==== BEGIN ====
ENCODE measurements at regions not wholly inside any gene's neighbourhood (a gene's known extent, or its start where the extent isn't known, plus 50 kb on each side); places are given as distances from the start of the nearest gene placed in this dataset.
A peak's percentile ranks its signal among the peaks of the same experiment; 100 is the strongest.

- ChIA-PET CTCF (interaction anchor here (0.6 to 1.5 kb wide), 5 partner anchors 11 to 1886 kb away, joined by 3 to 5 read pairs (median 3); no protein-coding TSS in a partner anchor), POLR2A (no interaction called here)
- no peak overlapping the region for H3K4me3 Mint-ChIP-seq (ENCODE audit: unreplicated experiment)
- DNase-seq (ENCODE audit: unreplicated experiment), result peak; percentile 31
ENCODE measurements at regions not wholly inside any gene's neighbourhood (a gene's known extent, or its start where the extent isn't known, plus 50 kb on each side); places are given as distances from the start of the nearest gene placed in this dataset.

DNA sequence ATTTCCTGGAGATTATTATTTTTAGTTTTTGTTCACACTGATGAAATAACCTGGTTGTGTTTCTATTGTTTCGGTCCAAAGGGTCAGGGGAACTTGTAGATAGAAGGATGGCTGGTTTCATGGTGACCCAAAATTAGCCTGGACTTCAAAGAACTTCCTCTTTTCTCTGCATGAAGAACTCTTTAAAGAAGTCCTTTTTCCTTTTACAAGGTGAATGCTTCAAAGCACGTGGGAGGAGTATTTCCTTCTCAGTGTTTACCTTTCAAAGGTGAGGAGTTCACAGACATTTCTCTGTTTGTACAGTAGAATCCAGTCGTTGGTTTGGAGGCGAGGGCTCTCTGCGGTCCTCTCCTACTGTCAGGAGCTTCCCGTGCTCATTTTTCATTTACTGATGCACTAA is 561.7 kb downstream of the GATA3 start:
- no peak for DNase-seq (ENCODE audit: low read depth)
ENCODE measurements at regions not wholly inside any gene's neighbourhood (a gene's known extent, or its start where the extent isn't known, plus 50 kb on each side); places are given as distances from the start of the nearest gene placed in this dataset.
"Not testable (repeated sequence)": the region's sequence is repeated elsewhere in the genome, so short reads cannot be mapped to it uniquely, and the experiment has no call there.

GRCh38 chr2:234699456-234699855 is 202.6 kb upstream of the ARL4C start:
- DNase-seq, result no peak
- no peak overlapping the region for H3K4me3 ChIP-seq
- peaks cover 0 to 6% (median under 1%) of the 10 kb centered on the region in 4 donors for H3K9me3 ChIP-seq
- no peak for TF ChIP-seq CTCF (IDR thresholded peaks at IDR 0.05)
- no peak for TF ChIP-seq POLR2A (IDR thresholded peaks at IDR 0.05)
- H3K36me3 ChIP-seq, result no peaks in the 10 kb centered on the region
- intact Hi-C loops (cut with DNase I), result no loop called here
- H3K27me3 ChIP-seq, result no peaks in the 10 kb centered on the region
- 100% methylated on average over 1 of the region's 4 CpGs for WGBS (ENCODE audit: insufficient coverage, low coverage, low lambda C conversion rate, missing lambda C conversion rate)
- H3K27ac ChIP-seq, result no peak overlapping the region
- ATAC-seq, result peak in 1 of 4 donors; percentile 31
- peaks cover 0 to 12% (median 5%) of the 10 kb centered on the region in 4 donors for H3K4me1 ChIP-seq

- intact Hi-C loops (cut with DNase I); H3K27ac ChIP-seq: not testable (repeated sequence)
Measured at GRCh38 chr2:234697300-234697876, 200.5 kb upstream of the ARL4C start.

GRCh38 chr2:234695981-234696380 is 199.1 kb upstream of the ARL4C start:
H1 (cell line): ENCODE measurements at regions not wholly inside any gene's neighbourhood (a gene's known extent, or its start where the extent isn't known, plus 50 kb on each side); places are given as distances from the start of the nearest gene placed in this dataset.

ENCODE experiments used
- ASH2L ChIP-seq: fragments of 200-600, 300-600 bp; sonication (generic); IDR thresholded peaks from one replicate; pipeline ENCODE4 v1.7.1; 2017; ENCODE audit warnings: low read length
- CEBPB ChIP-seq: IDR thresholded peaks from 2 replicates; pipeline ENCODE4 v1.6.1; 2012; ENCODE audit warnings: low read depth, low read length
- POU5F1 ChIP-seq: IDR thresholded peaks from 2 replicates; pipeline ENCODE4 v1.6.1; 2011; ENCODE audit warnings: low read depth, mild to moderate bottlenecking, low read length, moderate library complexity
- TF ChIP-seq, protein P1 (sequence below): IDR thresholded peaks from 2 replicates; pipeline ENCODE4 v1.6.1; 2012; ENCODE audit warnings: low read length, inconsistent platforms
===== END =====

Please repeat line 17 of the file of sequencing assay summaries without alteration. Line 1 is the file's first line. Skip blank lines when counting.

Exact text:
- H3K36me3 ChIP-seq, result no peaks in the 10 kb centered on the region